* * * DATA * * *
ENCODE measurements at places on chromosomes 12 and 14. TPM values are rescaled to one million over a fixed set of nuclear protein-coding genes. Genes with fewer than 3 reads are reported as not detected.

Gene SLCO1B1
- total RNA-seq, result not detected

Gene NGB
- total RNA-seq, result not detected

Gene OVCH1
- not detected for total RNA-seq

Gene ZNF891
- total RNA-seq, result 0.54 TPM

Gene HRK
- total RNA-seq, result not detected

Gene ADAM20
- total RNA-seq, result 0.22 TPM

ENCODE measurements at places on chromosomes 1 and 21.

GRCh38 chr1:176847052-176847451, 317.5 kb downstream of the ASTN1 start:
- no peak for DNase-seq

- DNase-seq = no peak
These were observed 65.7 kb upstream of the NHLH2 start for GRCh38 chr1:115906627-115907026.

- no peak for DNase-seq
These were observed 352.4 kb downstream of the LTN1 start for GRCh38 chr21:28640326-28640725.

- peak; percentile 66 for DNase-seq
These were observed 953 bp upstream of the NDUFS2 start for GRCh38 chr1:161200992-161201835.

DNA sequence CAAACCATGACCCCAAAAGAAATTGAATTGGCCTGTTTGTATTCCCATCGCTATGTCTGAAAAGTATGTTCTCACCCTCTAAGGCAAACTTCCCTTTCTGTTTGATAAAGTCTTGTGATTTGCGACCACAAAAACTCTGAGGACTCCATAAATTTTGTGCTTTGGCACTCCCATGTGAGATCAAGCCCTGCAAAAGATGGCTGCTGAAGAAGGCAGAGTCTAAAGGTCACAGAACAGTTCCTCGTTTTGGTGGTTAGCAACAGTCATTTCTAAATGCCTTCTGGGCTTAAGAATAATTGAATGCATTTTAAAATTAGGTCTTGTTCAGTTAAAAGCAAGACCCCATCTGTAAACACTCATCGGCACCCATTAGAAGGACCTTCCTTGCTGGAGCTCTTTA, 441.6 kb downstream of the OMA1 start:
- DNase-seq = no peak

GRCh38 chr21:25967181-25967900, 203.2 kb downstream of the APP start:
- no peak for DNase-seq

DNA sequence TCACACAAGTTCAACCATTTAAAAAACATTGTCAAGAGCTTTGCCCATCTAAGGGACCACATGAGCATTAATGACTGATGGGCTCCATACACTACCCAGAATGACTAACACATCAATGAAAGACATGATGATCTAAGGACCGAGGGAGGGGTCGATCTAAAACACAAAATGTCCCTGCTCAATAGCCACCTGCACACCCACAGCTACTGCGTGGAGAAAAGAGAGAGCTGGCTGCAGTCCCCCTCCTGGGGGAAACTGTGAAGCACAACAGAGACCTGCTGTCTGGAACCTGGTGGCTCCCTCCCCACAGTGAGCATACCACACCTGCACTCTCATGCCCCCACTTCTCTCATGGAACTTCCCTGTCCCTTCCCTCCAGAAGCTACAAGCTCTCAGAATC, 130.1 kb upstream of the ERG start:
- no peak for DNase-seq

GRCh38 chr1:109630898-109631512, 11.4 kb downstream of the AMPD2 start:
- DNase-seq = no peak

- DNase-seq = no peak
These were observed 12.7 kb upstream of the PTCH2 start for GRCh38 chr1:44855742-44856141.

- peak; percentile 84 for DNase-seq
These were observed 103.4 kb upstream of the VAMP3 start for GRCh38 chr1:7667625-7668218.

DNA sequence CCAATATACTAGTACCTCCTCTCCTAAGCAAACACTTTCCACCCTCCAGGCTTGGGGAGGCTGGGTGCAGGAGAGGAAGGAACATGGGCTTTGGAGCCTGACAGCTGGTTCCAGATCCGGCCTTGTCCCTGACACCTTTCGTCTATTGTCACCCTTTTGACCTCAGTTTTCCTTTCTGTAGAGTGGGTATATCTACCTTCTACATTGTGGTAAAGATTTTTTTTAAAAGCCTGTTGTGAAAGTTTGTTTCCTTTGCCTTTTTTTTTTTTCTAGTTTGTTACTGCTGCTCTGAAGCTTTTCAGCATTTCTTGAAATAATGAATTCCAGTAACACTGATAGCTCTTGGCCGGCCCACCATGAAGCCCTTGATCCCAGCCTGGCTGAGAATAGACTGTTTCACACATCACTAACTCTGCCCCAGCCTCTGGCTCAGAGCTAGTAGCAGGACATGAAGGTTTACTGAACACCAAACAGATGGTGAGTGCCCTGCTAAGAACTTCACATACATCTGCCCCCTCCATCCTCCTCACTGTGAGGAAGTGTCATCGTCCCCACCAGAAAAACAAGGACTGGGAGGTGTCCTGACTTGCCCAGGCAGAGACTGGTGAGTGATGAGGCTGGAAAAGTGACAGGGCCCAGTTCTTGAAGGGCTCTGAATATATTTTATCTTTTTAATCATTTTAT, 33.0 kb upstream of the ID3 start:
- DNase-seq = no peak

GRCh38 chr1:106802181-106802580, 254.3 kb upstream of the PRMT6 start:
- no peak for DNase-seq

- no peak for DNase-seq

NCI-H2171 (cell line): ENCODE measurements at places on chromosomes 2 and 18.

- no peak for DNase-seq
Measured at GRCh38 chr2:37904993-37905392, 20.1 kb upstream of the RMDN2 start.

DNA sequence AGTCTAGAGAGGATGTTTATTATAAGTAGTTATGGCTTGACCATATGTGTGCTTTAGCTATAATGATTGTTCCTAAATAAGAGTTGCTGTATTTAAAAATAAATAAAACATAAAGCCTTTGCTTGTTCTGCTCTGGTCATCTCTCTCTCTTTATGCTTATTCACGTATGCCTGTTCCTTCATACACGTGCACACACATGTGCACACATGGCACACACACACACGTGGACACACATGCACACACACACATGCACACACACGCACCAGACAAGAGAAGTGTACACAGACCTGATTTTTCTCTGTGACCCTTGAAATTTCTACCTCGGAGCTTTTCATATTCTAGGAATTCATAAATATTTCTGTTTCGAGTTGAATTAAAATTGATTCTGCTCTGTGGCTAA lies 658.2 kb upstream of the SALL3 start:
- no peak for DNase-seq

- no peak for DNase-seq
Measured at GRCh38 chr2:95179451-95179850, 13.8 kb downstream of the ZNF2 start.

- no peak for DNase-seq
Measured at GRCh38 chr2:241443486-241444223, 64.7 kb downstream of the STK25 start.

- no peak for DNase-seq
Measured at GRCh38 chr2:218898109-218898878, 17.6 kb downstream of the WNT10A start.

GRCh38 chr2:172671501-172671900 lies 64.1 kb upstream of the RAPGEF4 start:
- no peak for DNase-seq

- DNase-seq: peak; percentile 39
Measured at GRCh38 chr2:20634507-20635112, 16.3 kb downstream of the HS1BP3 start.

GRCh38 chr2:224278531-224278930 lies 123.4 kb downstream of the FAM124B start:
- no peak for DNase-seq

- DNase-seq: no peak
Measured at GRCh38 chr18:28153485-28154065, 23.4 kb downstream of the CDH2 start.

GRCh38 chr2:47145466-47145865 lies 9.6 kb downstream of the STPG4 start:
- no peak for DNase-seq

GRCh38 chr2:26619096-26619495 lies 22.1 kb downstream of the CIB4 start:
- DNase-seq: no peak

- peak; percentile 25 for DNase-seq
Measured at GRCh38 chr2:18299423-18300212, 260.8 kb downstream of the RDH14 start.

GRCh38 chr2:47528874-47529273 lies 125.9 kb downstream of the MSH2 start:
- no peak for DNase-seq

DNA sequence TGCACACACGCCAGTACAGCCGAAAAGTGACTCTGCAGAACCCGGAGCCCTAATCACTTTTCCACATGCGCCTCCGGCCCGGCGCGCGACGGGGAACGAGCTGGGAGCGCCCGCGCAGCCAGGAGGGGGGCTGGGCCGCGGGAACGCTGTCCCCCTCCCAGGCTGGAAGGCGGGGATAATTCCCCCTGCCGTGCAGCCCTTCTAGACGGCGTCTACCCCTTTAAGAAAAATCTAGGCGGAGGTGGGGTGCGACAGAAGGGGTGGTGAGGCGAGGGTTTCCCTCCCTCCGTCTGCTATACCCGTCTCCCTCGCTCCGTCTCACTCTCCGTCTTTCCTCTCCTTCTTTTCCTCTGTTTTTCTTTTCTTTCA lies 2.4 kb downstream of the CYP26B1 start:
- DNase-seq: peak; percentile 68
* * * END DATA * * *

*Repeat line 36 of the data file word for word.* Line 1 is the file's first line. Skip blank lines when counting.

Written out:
- DNase-seq = no peak